Richard Nixon Library Gets Watergate Overhaul: 'Let the Historical Chips Fall Where They May'


However, 2004 legislation released all of Nixon's presidential papers held at the National Archives and allowed them to be moved to the Nixon Library.

As of last July, all of the documents were released and available for research at the library -- and following the $500,000 remodeling project, new and important documents and recordings pertinent to the Watergate story are on display.

Up until Nixon's presidency, every other president had the right to remove all of their presidential papers from the White House for their personal ownership.

According to a Federal Court of Appeals document outlining the history of the presidential papers, many presidents in the past have destroyed documents from their presidency.

President Andrew Johnson took his papers from the White House and passed them down to his family, which then sold them to the Library of Congress for $7,500.

President Chester Arthur's presidential papers were a mystery until his grandson wrote the chief of the Library of Congress' Manuscript Division, telling him that President Arthur had burned three large garbage cans full of papers "which I am sure would have thrown much light on history."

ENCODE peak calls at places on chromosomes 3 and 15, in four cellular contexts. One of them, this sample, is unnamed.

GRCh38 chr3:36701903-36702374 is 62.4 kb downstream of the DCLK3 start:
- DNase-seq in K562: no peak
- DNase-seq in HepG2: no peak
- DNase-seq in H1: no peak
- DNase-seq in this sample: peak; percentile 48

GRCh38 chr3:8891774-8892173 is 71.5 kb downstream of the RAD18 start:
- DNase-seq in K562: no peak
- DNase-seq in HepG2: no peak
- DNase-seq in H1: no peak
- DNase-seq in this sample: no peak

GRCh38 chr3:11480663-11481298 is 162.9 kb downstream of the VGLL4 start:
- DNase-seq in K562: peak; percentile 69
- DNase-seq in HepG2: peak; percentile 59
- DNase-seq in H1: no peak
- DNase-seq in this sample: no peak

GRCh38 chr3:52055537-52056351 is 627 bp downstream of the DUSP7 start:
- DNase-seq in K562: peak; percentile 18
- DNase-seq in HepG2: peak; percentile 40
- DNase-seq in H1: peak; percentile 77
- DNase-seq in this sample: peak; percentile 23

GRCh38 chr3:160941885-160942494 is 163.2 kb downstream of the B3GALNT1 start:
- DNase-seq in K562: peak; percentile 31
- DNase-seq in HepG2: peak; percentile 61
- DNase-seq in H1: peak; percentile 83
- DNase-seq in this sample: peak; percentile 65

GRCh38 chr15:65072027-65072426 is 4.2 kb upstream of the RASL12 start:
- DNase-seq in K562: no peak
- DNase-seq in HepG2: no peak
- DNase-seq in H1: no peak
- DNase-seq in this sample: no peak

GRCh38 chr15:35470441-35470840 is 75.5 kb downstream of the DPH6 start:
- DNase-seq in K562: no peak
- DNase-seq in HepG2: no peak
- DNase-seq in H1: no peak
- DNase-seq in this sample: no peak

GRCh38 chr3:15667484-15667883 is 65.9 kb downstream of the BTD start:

President James Garfield had many of his presidential papers destroyed related to his being struck by an assassin's bullet. He died two months later.

After Garfield's death, his children gave the remaining papers to the Library of Congress.

Kennedy Documents' Conditions

President Kennedy never was able to make arrangements for the disposal or storage of his presidential papers before he was assassinated.

Kennedy's documents were shipped to the National Archives to be displayed in his future library, according to Susan Cooper, a spokeswoman for the National Archives.

The conditions, according to court records in President Nixon's bid to reclaim his own presidential documents, were that Kennedy's representatives, Jacqueline Kennedy Onassis and Edward Kennedy, reserved the right to limit access or withhold any materials they chose.

In 1978, Congress passed the Presidential Records Act, which got rid of the private ownership of presidential papers. The outgoing president, Jimmy Carter was free to dispose of his presidential papers, but gave all of them to the National Archives.

President Ronald Reagan and all following presidents have been subject to this act.

Besides the Nixon Library, the National Archives now oversees 12 other presidential libraries.

ABC News' Michael S. James and The Associated Press contributed to this report.

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